• The Mole: Initially appears to be Asharak's spy on Faldor's farm. He's actually much worse than that.
  • Ninja: Pretty much
  • The Pigpen: Brill bathes infrequently.
  • Professional Killer: The Dagashi are a society of killers hired out by Ctuchik.
  • Underestimating Badassery: After Brill is outed as a Dagashi, Silk and Belgarath both curse themselves for having underestimated him. As Silk notes "Brill's been a little too good all along to be an ordinary Sendarian footpad."

     Grul 

An Eldrak (think Troll but bigger) who Belgarath once fought on a journey through the mountains of Ulgo. He ambushes the company years later, searching for revenge.


  • All Trolls Are Different: Eldrakyn are distantly related to Trolls and Algroths, but larger and smarter. Grul bulks eight feet tall, talks, and wears armour and a helmet that he has modified to fit his gargantuan body.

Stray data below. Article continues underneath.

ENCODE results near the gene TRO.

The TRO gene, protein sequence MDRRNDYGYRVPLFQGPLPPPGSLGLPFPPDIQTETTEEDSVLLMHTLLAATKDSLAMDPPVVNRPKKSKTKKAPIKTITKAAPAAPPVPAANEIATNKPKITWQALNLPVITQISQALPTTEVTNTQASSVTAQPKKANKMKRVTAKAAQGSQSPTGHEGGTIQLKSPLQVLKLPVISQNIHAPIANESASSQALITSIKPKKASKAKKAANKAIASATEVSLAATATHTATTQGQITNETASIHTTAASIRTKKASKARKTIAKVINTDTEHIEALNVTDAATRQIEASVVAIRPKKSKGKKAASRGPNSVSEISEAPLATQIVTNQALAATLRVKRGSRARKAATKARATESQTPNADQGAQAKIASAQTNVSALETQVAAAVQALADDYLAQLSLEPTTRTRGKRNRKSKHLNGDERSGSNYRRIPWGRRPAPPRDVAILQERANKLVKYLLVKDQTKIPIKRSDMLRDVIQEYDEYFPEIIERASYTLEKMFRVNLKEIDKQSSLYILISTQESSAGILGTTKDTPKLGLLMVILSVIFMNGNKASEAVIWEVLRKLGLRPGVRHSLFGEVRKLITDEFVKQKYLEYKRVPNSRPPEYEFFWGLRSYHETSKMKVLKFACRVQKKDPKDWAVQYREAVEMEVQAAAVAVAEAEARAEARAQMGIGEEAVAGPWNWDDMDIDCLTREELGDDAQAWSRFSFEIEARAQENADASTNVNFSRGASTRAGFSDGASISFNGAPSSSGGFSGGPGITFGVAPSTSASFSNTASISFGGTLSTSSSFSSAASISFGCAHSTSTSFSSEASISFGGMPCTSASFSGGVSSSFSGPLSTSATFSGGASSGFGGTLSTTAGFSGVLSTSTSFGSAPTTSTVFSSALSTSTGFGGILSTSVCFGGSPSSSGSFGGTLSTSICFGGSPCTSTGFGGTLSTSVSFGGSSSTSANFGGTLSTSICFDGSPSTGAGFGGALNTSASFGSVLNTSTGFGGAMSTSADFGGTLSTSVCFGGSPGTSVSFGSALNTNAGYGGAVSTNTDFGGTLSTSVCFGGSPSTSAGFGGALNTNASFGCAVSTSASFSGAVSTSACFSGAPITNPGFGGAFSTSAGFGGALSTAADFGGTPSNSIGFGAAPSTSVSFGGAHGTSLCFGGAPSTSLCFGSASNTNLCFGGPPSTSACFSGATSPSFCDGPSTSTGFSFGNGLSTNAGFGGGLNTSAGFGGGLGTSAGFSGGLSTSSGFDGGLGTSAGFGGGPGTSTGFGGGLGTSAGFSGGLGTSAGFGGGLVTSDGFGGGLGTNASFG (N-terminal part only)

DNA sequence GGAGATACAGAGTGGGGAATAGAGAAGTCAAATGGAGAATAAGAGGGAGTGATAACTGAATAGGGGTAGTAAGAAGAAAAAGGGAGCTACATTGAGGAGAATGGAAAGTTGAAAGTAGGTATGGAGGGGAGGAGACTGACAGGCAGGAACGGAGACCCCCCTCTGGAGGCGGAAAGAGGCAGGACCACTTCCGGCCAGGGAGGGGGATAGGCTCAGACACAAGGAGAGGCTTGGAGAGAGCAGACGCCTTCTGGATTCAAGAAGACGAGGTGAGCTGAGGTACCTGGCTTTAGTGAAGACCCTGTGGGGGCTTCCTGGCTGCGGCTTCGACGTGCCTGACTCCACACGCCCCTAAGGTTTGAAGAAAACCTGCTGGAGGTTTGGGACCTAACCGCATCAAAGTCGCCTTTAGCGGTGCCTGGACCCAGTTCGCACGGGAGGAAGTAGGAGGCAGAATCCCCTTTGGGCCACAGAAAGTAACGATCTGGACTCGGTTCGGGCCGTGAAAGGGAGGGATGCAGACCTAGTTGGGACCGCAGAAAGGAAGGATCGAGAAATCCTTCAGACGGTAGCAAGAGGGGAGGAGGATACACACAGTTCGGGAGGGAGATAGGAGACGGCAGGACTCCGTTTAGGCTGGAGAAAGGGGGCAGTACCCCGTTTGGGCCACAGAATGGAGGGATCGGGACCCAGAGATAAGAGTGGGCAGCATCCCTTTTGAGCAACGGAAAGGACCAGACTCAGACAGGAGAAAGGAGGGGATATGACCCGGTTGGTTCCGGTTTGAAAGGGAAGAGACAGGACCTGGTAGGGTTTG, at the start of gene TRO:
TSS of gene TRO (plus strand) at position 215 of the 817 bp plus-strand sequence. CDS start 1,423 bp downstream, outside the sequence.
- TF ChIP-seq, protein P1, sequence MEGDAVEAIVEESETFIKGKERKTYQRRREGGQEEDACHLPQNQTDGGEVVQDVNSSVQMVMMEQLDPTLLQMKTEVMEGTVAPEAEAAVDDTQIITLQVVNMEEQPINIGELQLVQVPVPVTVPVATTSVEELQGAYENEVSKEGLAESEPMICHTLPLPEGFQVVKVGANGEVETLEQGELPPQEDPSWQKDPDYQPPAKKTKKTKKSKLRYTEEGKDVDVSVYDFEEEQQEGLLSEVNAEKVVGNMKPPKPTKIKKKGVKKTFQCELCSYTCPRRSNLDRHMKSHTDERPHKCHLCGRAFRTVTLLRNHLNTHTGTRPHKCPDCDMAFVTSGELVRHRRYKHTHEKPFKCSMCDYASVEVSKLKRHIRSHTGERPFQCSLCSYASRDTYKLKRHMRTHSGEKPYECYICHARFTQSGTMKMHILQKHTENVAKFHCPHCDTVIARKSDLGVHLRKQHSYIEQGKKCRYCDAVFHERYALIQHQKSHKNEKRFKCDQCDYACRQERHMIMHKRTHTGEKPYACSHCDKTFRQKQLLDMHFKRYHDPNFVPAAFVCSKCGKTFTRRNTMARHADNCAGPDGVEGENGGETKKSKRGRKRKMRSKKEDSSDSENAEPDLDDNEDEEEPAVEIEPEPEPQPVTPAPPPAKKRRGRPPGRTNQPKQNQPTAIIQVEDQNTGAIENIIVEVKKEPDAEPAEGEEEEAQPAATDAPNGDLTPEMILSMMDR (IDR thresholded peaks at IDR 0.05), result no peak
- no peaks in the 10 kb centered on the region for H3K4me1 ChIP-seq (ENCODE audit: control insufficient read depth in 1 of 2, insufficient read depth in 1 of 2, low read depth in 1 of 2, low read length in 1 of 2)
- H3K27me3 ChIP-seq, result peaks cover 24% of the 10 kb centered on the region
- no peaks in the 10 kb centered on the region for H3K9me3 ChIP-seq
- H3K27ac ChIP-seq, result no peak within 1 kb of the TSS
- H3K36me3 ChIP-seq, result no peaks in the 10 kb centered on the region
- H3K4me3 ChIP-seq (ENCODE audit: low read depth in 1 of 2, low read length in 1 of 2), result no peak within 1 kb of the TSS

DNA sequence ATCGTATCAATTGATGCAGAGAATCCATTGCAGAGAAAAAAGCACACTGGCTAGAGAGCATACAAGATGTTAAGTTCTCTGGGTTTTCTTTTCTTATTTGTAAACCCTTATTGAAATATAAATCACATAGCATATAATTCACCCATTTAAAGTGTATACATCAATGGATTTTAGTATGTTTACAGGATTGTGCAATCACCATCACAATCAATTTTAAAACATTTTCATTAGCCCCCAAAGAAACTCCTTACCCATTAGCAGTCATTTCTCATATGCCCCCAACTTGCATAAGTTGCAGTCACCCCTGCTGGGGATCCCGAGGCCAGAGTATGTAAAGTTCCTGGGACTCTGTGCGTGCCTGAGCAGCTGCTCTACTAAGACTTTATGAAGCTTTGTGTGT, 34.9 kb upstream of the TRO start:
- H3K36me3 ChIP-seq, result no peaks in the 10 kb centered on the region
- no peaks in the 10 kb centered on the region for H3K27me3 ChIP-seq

• Armor Is Useless: Averted. While Grul's armour is patched and has plenty of weak spots, it still protects him very, very well.
  • The Berserker: Not unlike Taur Urgas, Grul totally loses his mind in combat, foaming at the mouth and abandoning what reason he has.
  • Carry a Big Stick: Carries an immense club, wrapped in steel, and studded with spikes.
  • Hero Killer: He and Belgarath have met before, and the Gorim of Ulgo knows his name and reputation. He proves to be perhaps the greatest single physical threat that the group encounters, overpowering Mandorallen (and his horse!), Barak, Hettar, Silk, and the shapeshifted Belgarath before Poledra's arrival saves them. As Silk notes "our oversized playmate there was almost more than we could handle".